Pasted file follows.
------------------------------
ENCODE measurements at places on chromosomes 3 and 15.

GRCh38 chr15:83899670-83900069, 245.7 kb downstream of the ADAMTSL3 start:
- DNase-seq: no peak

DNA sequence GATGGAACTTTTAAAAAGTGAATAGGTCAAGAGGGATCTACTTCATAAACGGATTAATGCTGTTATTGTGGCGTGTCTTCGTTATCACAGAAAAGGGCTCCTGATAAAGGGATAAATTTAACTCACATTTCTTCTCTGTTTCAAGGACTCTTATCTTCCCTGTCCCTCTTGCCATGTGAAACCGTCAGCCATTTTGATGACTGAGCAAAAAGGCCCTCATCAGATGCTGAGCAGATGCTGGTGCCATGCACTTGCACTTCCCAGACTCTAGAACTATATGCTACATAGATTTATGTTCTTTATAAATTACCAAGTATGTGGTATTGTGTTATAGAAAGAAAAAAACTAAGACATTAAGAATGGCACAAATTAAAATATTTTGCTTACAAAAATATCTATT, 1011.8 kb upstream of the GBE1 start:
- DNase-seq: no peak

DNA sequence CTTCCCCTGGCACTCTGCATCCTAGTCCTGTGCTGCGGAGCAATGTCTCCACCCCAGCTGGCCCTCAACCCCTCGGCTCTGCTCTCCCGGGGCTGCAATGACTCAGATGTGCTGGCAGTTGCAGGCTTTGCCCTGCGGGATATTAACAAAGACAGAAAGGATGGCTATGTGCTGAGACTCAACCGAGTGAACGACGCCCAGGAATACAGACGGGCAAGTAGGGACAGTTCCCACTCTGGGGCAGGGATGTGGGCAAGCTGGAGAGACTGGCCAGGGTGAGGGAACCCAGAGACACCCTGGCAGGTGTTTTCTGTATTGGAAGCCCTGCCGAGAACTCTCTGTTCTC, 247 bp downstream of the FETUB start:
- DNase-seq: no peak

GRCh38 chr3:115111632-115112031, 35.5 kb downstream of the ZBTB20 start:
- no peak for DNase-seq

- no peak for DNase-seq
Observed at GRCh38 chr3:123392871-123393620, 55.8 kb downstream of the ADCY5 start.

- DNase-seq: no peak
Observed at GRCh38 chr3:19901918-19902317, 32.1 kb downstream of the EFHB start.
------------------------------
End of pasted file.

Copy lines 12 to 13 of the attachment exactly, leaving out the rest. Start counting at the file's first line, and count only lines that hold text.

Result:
- DNase-seq: no peak
Observed at GRCh38 chr3:19901918-19902317, 32.1 kb downstream of the EFHB start.